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I'm trying to decide if this is better than Zulip. They're both open source, backed by someone trusted, and I can run it on my own server.



We tried Mattermost at work, and it was pretty terrible. Things like "show new messages" didn't work, which sort of defeats the purpose of a chat app. After that we tried RocketChat, which seems a lot closer to Slack in terms of features and appearance. From our perspective they were just too rough around the edges for functionality, with a lot of things almost-working-but-not-quite. The caveat to all of this is that we wanted something that JustWorks, so while we did put in some effort to fix configuration and even some bugs in the software, we didn't commit to them 100% so YMMV.

We started up on Zulip when it came out a few weeks back, and it's been much better and more consistent. Streams and topics take a while to get used to, but they make it easier to have public conversations with some semblance of organization. If you don't like / can't afford Slack, or if you have privacy needs that make it a non-starter, I would recommend giving Zulip a try.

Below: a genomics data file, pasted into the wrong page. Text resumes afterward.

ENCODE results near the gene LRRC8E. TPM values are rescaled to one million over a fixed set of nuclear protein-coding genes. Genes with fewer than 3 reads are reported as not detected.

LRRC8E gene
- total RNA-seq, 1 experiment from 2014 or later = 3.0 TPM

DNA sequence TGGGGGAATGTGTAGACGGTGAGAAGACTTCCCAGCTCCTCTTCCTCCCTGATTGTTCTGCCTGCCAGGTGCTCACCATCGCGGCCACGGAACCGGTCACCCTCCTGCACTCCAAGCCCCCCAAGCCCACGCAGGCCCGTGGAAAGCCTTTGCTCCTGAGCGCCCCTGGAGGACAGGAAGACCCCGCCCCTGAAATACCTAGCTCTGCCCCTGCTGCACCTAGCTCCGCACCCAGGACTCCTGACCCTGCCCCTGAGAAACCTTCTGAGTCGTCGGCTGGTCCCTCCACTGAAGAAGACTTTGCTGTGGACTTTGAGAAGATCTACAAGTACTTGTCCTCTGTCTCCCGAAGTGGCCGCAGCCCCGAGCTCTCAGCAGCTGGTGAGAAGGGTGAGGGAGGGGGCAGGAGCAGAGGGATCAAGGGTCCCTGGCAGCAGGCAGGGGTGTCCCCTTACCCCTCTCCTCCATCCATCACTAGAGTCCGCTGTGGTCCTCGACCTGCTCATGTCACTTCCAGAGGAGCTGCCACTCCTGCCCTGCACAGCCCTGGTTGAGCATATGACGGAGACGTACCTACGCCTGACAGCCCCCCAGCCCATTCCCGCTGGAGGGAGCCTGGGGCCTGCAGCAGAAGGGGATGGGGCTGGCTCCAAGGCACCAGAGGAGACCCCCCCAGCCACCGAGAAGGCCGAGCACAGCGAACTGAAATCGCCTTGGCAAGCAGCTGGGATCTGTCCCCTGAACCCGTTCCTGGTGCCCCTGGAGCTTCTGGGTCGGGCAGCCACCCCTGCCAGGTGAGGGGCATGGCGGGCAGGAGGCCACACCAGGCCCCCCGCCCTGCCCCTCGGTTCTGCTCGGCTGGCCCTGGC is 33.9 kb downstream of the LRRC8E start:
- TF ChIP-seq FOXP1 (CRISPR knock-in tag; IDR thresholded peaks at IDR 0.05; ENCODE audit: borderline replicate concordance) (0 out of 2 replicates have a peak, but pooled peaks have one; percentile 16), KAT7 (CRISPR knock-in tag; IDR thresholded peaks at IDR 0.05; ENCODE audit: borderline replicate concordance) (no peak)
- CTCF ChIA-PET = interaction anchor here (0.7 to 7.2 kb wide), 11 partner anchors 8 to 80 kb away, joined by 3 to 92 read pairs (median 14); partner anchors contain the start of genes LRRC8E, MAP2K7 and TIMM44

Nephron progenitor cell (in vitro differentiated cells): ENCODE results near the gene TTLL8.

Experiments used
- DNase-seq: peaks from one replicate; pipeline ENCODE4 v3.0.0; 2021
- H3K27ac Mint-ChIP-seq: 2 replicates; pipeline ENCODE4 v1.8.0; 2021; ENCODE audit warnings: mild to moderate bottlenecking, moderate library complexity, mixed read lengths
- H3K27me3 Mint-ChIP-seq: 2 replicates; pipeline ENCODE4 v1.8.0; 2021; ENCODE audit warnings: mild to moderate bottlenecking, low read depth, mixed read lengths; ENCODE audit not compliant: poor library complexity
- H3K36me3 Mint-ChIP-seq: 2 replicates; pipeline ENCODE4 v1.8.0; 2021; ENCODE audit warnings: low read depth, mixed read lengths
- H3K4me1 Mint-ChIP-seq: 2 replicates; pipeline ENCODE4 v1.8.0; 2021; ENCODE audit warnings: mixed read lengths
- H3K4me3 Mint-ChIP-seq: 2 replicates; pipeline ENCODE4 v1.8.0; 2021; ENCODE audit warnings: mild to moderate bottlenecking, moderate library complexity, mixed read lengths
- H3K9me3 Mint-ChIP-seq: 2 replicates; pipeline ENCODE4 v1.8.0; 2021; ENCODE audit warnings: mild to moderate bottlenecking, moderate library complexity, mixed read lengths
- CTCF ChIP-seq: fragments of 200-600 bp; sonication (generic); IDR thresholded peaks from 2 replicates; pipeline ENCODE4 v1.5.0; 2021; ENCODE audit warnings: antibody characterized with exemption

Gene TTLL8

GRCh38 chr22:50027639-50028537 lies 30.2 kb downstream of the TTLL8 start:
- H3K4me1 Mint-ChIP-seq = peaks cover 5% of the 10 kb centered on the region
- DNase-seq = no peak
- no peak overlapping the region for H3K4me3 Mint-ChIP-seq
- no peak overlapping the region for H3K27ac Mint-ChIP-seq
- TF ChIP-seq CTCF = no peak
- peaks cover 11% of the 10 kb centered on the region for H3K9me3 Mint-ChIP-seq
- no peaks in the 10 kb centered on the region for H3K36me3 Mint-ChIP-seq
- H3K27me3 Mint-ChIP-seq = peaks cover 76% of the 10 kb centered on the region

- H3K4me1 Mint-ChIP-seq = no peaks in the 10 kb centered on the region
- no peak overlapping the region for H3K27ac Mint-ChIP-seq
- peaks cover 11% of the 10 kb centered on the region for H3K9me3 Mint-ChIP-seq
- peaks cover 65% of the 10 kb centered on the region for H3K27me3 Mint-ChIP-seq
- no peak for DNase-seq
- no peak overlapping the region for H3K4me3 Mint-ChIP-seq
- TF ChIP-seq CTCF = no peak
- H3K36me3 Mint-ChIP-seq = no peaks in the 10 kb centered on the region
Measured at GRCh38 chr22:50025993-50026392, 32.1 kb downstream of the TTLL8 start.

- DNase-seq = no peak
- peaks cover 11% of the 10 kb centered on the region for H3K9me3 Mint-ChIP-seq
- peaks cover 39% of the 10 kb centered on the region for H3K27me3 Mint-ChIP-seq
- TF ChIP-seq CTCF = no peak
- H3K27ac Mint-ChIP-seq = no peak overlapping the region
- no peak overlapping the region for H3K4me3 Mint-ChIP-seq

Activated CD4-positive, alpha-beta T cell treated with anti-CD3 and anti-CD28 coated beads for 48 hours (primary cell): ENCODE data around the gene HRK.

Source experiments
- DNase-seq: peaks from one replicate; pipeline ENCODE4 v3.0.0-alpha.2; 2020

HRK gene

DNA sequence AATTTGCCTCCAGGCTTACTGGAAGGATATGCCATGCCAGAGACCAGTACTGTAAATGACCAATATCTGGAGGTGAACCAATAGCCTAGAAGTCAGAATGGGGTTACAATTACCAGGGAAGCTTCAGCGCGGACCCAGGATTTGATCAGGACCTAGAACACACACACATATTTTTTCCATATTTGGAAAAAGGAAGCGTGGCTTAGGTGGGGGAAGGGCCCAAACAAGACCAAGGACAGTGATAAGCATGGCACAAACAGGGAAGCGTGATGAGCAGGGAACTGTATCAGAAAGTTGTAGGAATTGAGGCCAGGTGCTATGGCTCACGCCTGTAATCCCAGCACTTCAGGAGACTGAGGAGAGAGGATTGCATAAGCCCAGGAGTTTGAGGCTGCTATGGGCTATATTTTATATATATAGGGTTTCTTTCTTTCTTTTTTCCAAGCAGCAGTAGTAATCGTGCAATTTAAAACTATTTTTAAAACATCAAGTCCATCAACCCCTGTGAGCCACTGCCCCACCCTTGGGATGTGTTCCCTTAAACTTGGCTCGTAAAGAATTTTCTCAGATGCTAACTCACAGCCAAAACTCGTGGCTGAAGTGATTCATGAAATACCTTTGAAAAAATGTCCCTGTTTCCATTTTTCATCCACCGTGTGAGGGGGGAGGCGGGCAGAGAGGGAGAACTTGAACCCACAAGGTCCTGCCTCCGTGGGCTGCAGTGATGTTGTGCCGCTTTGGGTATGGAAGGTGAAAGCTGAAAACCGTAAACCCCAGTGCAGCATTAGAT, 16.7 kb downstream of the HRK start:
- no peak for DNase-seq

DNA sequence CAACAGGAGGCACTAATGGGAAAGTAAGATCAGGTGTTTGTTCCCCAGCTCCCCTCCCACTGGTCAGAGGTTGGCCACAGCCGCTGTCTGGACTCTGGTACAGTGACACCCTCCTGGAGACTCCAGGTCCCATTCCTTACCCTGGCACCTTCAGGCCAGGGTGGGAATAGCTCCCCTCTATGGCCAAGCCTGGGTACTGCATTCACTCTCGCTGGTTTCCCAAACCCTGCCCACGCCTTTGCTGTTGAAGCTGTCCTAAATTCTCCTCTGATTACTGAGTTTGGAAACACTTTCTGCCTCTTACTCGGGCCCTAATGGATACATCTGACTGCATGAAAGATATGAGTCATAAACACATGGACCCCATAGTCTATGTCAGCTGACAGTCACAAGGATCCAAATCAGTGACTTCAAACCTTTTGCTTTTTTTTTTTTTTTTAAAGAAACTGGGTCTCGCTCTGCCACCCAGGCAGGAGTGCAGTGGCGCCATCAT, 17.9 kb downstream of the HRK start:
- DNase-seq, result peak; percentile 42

do you know if Zulip exposes an API ? We are currently using Slack as a chat dashboard for operations .. and we do some funky stuff like create channels,etc through the API. I wonder if Zulip allows that.


Channels don't exactly exist, but you can programmatically create topics within streams. Sometimes it gets to be overwhelming, like out GitHub bot that posts every PR for every repo under its own topic within the GitHub stream. It's definitely a new way of thinking about chat, and there's a learning curve of about a week, but so far it's been fantastic.

I've used Slack and HipChat previously, and AFAIK the integration methods are all roughly equivalent - post a message to a URL with a token.


They have an API, not sure about channels specifically though.

https://zulip.com/api/

https://zulip.com/api/endpoints/


Let's chat, Zulip, Kaiwa, Mattermost there are probably a hundred more.

Depending on the Scale, I'd personally go with an own Kaiwa Fork, backed by an Erlang MongooseIM Backend and LDAP.




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